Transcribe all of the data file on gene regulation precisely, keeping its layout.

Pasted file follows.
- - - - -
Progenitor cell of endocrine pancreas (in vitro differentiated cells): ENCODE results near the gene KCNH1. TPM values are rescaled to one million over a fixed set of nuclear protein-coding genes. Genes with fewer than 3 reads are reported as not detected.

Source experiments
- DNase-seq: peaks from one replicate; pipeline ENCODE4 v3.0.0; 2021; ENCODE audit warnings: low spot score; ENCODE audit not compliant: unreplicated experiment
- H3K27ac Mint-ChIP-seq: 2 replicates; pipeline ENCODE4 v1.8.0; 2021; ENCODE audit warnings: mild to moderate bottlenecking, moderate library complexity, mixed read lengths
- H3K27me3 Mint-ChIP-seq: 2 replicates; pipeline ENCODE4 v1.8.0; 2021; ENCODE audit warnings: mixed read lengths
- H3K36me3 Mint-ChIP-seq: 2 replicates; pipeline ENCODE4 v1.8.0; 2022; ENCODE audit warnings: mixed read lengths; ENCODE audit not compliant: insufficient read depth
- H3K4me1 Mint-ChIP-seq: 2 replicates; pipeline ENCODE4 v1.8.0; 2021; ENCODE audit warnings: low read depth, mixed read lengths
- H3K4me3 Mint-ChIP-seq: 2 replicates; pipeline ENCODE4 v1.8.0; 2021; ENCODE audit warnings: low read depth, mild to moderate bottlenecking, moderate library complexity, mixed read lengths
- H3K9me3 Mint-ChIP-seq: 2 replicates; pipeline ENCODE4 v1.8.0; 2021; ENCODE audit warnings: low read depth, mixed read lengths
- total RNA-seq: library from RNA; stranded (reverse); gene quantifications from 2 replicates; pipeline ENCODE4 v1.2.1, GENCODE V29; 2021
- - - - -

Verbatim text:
Progenitor cell of endocrine pancreas (in vitro differentiated cells): ENCODE results near the gene KCNH1. TPM values are rescaled to one million over a fixed set of nuclear protein-coding genes. Genes with fewer than 3 reads are reported as not detected.

Source experiments
- DNase-seq: peaks from one replicate; pipeline ENCODE4 v3.0.0; 2021; ENCODE audit warnings: low spot score; ENCODE audit not compliant: unreplicated experiment
- H3K27ac Mint-ChIP-seq: 2 replicates; pipeline ENCODE4 v1.8.0; 2021; ENCODE audit warnings: mild to moderate bottlenecking, moderate library complexity, mixed read lengths
- H3K27me3 Mint-ChIP-seq: 2 replicates; pipeline ENCODE4 v1.8.0; 2021; ENCODE audit warnings: mixed read lengths
- H3K36me3 Mint-ChIP-seq: 2 replicates; pipeline ENCODE4 v1.8.0; 2022; ENCODE audit warnings: mixed read lengths; ENCODE audit not compliant: insufficient read depth
- H3K4me1 Mint-ChIP-seq: 2 replicates; pipeline ENCODE4 v1.8.0; 2021; ENCODE audit warnings: low read depth, mixed read lengths
- H3K4me3 Mint-ChIP-seq: 2 replicates; pipeline ENCODE4 v1.8.0; 2021; ENCODE audit warnings: low read depth, mild to moderate bottlenecking, moderate library complexity, mixed read lengths
- H3K9me3 Mint-ChIP-seq: 2 replicates; pipeline ENCODE4 v1.8.0; 2021; ENCODE audit warnings: low read depth, mixed read lengths
- total RNA-seq: library from RNA; stranded (reverse); gene quantifications from 2 replicates; pipeline ENCODE4 v1.2.1, GENCODE V29; 2021